Ain’t it convenient that the LSM is trying its best to put a positive spin on what every economic publication keeps telling us are at best shitty numbers? I am surprised National Review is carrying that water, unless it is to point out that despite the morons in chagre Americans continue to defy odds and do the impossible. Must be an election soon or something….

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  3. Seattle Outcast

    Great, it’s 8:05 in the morning and now I want a triple bacon cheeseburger….

    Not happening. All the big spenders have left is a frail argument that if we had only maintained our high levels of spending, unemployment would be even lower. It’s this year’s “jobs created or saved”.

    Nutjob Pelosi is claiming 15% with data she just pulled out of her ass…

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  4. Screamin

    Read the article and something stuck in my craw, but I couldn’t put my finger on it until I re-read Hal’s block quote: “The U.S. labor market continues to make progress and once again shows, without a shadow of a doubt, that the U.S. economy is not in recession. ”

    Now I get the whole “LSM, protect the current administration, etc” line, but where does some reporter sitting behind a news desk get off saying that this particular economic indicator viewed (for all intents and purposes) with no real context somehow indicates a healthy economy? I have no quibble with the statistics per se, and I’m as happy as the next guy to see that we might actually be on our way to stopping the bleeding…but to say that anything having to do with out current economic situation is “without a shadow of a doubt” is a pretty severe case of intellectual dishonesty.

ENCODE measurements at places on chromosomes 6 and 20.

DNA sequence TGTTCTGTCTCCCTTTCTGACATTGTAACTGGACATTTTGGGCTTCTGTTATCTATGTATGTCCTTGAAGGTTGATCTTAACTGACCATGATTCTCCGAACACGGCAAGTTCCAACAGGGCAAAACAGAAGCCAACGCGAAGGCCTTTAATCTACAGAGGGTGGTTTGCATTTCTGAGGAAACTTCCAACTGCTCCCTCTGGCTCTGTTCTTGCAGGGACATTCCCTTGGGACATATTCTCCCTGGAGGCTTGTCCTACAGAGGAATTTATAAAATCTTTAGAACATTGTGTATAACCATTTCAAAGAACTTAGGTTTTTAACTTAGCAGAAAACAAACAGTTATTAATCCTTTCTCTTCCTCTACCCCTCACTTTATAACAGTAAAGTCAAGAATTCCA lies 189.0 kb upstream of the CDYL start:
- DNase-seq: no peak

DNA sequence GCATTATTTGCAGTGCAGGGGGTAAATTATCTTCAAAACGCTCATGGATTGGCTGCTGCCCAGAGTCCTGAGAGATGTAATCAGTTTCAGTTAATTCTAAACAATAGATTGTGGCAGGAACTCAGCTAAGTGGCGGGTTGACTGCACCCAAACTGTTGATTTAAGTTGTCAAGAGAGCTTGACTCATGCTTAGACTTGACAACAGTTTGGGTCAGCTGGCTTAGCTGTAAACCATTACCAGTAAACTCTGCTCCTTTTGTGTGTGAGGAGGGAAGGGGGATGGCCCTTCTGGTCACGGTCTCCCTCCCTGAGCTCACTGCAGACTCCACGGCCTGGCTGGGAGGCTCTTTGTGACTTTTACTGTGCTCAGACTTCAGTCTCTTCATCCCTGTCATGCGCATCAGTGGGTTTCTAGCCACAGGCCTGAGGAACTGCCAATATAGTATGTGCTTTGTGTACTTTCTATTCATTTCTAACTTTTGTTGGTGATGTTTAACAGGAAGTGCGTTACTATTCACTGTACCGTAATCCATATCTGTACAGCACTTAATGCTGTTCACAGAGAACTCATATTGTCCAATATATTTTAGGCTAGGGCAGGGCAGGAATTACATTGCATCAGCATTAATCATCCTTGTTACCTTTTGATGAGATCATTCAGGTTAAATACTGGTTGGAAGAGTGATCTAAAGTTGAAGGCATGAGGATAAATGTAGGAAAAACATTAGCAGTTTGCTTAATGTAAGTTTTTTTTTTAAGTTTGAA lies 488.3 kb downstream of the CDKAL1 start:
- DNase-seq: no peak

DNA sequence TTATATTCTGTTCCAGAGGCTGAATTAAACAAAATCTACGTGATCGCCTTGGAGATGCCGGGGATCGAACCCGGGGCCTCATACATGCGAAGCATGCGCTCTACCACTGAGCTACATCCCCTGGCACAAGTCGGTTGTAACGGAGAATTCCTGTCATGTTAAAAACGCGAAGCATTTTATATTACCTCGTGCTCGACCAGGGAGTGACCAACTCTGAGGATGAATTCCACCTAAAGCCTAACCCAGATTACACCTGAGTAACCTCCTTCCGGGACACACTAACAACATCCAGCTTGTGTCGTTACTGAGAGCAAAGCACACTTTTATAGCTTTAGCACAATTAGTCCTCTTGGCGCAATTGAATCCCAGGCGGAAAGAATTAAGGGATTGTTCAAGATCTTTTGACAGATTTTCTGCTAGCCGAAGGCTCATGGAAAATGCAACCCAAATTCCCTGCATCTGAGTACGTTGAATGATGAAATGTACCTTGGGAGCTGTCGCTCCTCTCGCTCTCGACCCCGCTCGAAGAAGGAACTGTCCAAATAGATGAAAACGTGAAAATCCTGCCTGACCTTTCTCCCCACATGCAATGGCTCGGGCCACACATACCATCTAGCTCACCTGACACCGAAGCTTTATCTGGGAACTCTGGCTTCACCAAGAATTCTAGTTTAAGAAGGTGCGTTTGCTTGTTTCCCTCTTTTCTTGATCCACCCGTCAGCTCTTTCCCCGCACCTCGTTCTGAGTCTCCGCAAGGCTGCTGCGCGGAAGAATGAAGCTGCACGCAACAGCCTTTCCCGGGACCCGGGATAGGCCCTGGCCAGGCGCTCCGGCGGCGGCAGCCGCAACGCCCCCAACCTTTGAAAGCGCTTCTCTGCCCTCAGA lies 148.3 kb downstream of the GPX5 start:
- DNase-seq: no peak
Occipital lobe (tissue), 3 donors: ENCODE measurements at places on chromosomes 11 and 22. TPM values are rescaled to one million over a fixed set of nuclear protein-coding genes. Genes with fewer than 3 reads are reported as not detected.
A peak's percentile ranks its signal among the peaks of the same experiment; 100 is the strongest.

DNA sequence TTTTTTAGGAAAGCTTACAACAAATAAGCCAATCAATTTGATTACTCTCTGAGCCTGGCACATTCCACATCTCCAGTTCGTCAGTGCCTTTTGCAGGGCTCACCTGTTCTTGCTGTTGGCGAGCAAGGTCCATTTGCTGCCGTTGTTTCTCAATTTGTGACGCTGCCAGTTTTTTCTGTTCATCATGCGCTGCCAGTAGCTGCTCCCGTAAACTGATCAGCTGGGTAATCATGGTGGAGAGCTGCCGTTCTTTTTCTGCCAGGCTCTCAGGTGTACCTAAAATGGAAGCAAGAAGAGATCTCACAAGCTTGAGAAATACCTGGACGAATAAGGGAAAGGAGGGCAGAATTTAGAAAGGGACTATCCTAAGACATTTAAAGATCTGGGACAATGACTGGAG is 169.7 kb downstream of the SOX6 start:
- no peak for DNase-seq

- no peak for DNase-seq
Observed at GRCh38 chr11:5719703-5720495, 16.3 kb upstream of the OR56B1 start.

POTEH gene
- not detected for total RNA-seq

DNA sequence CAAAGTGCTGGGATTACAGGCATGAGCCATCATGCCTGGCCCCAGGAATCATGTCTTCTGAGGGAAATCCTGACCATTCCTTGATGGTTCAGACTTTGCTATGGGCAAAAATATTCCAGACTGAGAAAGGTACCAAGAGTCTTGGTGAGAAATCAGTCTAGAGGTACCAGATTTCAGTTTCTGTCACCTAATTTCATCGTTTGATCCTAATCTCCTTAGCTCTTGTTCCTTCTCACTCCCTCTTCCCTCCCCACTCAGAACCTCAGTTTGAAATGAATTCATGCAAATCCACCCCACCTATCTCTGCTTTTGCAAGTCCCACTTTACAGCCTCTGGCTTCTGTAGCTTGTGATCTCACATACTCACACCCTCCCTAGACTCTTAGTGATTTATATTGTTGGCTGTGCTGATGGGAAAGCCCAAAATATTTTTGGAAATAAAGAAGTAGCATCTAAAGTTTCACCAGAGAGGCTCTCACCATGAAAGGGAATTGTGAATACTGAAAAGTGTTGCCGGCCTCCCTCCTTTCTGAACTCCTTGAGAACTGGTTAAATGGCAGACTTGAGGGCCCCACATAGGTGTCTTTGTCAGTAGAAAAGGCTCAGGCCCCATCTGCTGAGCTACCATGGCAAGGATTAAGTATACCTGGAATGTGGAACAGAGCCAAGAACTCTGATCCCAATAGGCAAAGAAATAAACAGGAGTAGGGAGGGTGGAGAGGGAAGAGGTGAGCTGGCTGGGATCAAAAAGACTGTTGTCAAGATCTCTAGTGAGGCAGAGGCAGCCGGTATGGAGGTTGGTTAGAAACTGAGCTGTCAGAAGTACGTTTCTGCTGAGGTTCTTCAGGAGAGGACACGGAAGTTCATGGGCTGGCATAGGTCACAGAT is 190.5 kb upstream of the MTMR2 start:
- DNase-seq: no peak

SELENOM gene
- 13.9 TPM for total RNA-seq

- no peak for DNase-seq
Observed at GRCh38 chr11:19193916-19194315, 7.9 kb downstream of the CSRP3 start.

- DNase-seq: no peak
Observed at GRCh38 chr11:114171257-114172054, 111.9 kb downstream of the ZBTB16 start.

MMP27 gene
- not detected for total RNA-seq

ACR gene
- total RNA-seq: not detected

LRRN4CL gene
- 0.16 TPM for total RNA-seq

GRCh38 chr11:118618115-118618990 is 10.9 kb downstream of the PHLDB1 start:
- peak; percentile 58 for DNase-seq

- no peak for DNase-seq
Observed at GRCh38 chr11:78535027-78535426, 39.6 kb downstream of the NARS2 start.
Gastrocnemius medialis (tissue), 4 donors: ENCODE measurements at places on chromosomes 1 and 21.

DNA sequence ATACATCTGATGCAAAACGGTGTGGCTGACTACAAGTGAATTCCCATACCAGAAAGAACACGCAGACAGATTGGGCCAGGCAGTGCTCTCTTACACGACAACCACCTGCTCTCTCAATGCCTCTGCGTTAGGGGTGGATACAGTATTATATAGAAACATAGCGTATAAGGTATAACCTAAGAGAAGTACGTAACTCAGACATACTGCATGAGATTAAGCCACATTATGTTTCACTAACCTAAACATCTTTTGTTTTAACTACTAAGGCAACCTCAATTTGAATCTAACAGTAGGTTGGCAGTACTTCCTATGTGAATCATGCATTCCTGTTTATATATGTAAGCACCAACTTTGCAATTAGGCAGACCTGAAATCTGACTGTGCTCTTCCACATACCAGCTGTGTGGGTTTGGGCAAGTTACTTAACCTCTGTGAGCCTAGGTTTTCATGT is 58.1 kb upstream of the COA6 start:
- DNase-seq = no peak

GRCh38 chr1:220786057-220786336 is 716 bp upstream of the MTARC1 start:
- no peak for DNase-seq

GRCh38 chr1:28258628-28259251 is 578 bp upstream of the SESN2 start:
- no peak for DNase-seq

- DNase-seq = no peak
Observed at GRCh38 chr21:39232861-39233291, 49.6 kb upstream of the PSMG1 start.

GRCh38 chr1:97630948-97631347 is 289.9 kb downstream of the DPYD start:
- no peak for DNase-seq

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  5. richtaylor365

    …gah, fuck it, we’re probably screwed.

    Greece is only the first shoe to drop.

    Europe is at the brink and we are right behind you, and the culprit is simple, out of control cradle to grave entitlements. You guys retire at 52 and expect the system to take care of you for the next 30 plus years, 30 hour work weeks, 10 weeks paid vacation a year, guaranteed work (can’t fire the incompetent), strikes every other Tuesday, free medical (free to you, expensive for the government) and every time the adults in the room voice some concern that the gravy train can’t go on indefinitely, the spoiled youth go on a burning and vandalism rampage. Yeah, that’s some system you got there.

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  6. Nexus

    We are 6 to 9 months from another recession according to ECRI. They have a pretty decent track record when it comes to recession calls. So what happens when we hit recession with 16% real unemployment and a $15 trillion debt?

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  7. Kimpost

    Entitlements aren’t the problem. Underfunded or even unfunded entitlements are. At least when talking about budgetary matters. I’m a welfare state proponent. But I also believe in fiscal responsibility.

    Very few of us retire at 52 or even at 62. I realize that you are exaggerating tongue in cheek, but I still think that it deserves to point that out. :) 52 is not even common in Greece, where the number is coming from.

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  8. richtaylor365

    Entitlements aren’t the problem. Underfunded or even unfunded entitlements are.

    Gee, that boiled it down, like saying ,”too many people on the public dole is not the problem, the simple fact the government can’t pay for it, now that’s the problem”.

    And my numbers were a bit exaggerated (a bit) but the sentiment was not tongue in cheek. European nations are going down like dominoes (Italy, Portugal, Spain, France) because their generous entitlement programs were underfunded, but properly funding them in the first place was cart before horse, they should have been reasonable to begin with.